Biden raises $5.3M in online donations in October

Biden raises $5.3M in online donations in October
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Joe BidenJoe BidenPerry delegation talking points stressed pushing Ukraine to deal with 'corruption' GOP senator airs anti-Biden ad in Iowa amid impeachment trial Biden photobombs live national news broadcast at one of his rallies MORE’s presidential campaign announced Friday that it raised $5.3 million in online donations last month as the former vice president seeks to reassure voters as to the vitality of his White House bid.

“Folks, we can’t thank you enough for your support," the campaign said in an email to supporters, noting that October was its best online fundraising month since its launch. "We know with you on our side, we are going to win this nomination and defeat Donald Trump."


The campaign confirmed to The Hill that it had 182,000 online donations last month, the most since its launch, and that the average contribution was $28.29.

The fundraising boost comes amid Democratic hand-wringing over the Biden campaign’s finances — while it reported a $15.2 million haul in the third quarter of 2019, that total fell millions of dollars behind the third-quarter hauls of Sens. Elizabeth WarrenElizabeth Ann WarrenBiden on whether Sanders can unify party as nominee: 'It depends' Overnight Health Care — Presented by Philip Morris International — HHS has no plans to declare emergency over coronavirus | GOP senator calls for travel ban to stop outbreak | Warren releases plan to contain infectious diseases Biden lines up high-profile surrogates to campaign in Iowa MORE (D-Mass.) and Bernie SandersBernie SandersNew campaign ad goes after Sanders by mentioning heart attack Biden on whether Sanders can unify party as nominee: 'It depends' Steyer rebukes Biden for arguing with supporter he thought was Sanders voter MORE (I-Vt.).

The former vice president also finished the third quarter with just under $9 million cash on hand, while Sanders, Warren, South Bend, Ind., Mayor Pete ButtigiegPeter (Pete) Paul ButtigiegBiden on whether Sanders can unify party as nominee: 'It depends' Biden lines up high-profile surrogates to campaign in Iowa Hill.TV's Krystal Ball: Failure to embrace Sanders as nominee would 'destroy' Democratic Party MORE and Sen. Kamala HarrisKamala Devi HarrisSanders allies in new uproar over DNC convention appointments Biden leads 2020 pack in congressional endorsements Harris on 2020 endorsement: 'I am not thinking about it right now' MORE (D-Calif.) had $33.7 million, $25.7 million, $23.4 million and $10.5 million, respectively.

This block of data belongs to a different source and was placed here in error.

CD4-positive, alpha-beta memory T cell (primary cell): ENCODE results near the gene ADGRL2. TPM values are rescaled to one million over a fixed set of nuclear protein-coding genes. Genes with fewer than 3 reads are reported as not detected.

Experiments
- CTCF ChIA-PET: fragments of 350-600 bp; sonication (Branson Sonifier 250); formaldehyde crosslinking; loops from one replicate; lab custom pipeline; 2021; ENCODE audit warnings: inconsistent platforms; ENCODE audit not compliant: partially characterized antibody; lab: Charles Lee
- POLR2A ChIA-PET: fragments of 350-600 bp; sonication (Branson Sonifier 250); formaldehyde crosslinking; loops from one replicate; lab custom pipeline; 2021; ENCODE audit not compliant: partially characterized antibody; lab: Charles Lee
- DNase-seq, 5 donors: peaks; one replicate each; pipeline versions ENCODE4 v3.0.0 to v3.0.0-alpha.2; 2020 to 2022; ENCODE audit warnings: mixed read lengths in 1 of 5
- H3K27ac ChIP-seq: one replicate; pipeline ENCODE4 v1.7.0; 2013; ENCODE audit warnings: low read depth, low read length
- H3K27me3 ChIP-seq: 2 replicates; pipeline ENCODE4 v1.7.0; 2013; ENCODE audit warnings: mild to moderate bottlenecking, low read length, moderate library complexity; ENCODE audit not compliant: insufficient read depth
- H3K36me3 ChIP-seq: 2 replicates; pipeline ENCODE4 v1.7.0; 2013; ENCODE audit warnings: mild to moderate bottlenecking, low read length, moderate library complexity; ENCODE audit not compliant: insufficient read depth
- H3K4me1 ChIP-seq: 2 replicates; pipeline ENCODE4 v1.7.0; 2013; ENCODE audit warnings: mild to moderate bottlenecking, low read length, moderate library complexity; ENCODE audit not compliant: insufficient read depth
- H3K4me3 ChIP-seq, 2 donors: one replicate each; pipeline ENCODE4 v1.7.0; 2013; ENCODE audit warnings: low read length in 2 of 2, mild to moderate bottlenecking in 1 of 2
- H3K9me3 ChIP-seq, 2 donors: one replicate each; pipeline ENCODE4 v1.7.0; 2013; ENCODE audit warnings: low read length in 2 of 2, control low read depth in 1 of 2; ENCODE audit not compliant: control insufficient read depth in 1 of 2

The fundraising concerns coincided with a slip in the polls, which was exacerbated as Warren surged in national and early state polls. However, Biden still leads in many surveys, and has a 5.4-point edge in the RealClearPolitics polling index.

The campaign sent out an appeal to supporters in the middle of October, saying it was “worried” about its amount of cash on hand. 

“The first votes will be cast in this primary starting February 3, 2020 — just over 100 days from now — and we need to be fueling our grassroots efforts in crucial states like Iowa, New Hampshire, Nevada, and South Carolina,” Elana Firsht, the Biden campaign’s online fundraising director, said in a frank fundraising email to supporters. “We can’t afford to fall behind, so I’m asking you to step up now and make a donation to fuel our campaign.” 

The campaign Friday indicated that it is comfortable with where it stands in the money race, saying it posted smaller figures than some competitors because it had spent funds on building out critical infrastructure.

“We knew we were going to have to spend money and we were comfortable with that,” Pete Kavanaugh, Biden's deputy campaign manager, told The Associated Press. “You always want more money. But we believe we had made the right decision. We’d rather end with $9 million on hand than not make those investments.”

Kavanaugh also pointed to President TrumpDonald John TrumpCNN's Don Lemon explains handling of segment after Trump criticism NPR reporter after Pompeo clash: Journalists don't interview government officials to score 'political points' Lawyer says Parnas can't attend Senate trial due to ankle bracelet MORE's sustained attacks on Biden over unfounded corruption allegations regarding his dealings with Ukraine and the House’s new impeachment investigation as sparking support for the former vice president.

“All of the Trump attacks have started to catalyze. More people understand what is at stake,” Kavanaugh told the AP. “People out there are seeing Joe Biden getting attacked day after day. They understand he needs to fight back.”

“Right around the time the Ukraine stuff broke wide open and [Trump] made clear that he and the [Republican National Committee] were going to spend money attacking Biden — that’s when you see this start to change,” he added. “It got people to snap to attention.”

Biden faced criticism from his opponents last month after his campaign signaled openness to using a super PAC to boost his 2020 bid.

The use of super PACs has become a contentious issue within the Democratic presidential primary, Warren and Sanders vowing not to work with the PACs.